Reflections for Remote PE: What Has Worked So Far

My district was scheduled to start the school year under a hybrid model. Our students were scheduled to be split into two cohort groups, alternating each week with two to three days of in-person instruction. Our ENL and special populations would attend in person, five days per week. Approximately a week and a half before the start of the school year the district changed course. Due to inconsistent safety plans, staffing, and other logistical hardships, the district was forced to begin under a remote model.

This new model would still allow for special populations to attend five days per week; however, the remainder of the school body would attend school from a remote location. As you can imagine, teachers from all levels and disciplines began to scramble to change their plans to accommodate this new and forced method of teaching.

I began the new year under a tremendous amount of stress and inconsistencies. Would my tech work? If not, what would the students and I do? How would I make sure children were getting their mandated amount of time in physical education? Would instruction be equitable? How would my curriculum and teaching change because of this? I would have to try to address all these issues and concerns along the way.

Currently I am in my third week of school and my model is about to change yet again next week. My district will again shift course to a staggered hybrid model of instruction. Administration has decided to bring in our youngest learners first using the two-cohort model. This would be followed by additional grade levels thereafter. Although I will soon have to shift my focus, I’d like to share my experiences and suggestions for those who are teaching or may be teaching by the remote PE model of instruction.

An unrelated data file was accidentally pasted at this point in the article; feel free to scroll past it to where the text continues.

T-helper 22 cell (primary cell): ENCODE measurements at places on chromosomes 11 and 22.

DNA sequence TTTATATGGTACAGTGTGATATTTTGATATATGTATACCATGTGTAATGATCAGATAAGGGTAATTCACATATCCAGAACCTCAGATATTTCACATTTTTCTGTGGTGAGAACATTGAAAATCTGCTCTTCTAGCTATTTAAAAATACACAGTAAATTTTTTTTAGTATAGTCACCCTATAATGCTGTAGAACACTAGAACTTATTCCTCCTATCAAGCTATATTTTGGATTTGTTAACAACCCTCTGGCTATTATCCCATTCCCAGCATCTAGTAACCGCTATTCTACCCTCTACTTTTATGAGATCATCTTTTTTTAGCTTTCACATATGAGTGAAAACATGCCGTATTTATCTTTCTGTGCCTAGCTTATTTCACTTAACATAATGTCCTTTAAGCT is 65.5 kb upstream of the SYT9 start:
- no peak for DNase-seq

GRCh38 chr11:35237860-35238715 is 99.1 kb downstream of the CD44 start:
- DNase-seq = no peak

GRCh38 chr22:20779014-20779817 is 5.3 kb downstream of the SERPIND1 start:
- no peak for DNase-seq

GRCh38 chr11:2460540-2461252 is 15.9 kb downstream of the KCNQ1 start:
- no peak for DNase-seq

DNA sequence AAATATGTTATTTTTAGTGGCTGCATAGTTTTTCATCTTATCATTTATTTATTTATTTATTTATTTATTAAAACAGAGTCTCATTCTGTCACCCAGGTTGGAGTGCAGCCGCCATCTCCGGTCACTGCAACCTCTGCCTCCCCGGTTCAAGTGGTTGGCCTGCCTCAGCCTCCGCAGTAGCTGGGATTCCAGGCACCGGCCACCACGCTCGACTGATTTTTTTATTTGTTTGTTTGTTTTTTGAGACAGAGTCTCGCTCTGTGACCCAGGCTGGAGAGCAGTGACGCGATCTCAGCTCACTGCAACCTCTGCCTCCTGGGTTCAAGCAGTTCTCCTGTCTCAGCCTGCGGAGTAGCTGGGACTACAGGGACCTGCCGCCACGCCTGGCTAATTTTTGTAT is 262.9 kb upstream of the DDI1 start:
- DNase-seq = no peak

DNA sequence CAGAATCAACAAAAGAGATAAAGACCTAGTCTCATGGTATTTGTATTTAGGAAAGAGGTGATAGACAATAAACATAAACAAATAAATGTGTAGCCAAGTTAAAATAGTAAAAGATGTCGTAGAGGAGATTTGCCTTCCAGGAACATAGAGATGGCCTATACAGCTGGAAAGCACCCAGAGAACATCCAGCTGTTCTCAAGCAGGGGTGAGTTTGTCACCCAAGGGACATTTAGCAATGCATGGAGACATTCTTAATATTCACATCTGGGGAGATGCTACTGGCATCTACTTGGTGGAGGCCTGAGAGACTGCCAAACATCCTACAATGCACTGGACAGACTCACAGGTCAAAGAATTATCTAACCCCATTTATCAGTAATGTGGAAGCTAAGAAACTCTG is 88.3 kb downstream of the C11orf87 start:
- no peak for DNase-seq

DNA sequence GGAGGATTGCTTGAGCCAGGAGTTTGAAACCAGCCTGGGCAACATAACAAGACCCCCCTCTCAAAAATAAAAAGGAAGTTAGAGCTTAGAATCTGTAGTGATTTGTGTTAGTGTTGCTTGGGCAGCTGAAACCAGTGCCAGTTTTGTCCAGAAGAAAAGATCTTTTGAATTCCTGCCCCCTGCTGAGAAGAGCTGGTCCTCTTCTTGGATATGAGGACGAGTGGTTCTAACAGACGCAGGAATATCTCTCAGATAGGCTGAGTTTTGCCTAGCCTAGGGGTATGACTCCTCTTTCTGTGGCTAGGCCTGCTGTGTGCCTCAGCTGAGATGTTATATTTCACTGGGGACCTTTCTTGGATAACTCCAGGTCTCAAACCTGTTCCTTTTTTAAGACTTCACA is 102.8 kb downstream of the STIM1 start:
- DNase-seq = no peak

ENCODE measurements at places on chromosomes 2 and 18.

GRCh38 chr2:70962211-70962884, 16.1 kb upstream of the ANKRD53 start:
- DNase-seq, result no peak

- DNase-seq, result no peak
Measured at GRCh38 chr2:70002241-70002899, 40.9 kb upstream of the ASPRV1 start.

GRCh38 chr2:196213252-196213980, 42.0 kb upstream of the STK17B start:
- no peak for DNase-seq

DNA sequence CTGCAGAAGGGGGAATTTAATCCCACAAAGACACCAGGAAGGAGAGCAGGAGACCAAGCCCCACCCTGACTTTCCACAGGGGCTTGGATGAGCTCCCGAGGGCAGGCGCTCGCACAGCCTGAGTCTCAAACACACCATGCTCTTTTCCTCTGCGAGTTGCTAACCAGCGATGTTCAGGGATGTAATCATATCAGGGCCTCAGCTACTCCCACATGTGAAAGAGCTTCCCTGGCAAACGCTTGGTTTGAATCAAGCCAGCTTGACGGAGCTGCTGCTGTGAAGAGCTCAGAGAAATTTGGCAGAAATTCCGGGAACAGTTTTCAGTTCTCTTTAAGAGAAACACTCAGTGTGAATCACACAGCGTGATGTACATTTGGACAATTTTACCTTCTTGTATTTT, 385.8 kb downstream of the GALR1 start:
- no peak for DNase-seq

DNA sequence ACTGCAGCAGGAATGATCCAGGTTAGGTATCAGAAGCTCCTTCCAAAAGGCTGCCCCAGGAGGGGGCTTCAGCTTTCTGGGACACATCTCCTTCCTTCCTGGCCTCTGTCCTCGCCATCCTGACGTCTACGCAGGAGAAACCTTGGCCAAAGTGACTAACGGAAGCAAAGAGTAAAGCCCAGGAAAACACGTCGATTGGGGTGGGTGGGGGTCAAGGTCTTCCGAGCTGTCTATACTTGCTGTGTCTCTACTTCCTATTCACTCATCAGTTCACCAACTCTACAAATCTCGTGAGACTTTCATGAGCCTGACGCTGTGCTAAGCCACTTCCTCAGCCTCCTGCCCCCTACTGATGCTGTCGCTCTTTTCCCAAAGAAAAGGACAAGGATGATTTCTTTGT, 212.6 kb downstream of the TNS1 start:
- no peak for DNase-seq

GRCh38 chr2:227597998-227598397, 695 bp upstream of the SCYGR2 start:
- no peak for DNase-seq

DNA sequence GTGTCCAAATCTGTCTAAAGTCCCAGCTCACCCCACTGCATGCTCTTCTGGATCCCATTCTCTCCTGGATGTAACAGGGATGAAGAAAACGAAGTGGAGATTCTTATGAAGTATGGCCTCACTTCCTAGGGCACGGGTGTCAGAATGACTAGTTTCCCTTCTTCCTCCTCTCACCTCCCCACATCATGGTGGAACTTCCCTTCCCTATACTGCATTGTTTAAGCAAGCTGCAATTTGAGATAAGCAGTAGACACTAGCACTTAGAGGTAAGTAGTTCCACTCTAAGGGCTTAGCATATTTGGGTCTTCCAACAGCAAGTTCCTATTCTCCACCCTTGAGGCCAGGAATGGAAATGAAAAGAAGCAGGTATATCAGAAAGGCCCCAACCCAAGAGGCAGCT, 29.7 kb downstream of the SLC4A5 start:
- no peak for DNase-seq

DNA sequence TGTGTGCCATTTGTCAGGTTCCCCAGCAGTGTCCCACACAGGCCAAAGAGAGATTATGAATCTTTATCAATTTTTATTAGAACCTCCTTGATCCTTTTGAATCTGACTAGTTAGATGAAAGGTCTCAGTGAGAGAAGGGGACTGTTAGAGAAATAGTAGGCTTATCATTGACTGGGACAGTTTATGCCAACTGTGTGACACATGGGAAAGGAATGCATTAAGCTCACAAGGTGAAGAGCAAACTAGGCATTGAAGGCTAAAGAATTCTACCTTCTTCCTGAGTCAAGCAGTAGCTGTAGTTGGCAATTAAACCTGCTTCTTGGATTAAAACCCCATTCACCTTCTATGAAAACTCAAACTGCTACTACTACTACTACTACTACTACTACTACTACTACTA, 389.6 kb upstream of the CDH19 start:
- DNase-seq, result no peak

Create a Technology Setup that Works for You

It’s critical that you find and create a technology setup that works well for both you and your students. You’ll need to be relentless in your pursuit, as it will likely require a fair amount of trial and error. However, finding a successful setup is worth it! Here’s a little background on my experience:

Phase 1: 1 Chromebook

I started teaching my initial classes within my gymnasium on a single Chromebook. Hooking up to our ineffective and spotty Wi-Fi, this did not work well. Over the course of the day, classes became glitchy and I’d freeze up and eventually get kicked out of my Google Meet sessions. Screen-sharing to the students became non-functional. 

Phase 2: 2 Chromebooks

My next step was to try using two Chromebooks, along with various Google Extensions that would supposedly allow me to better see the kids, yet still share my screen with them. This model was just as poor and insufficient to teach.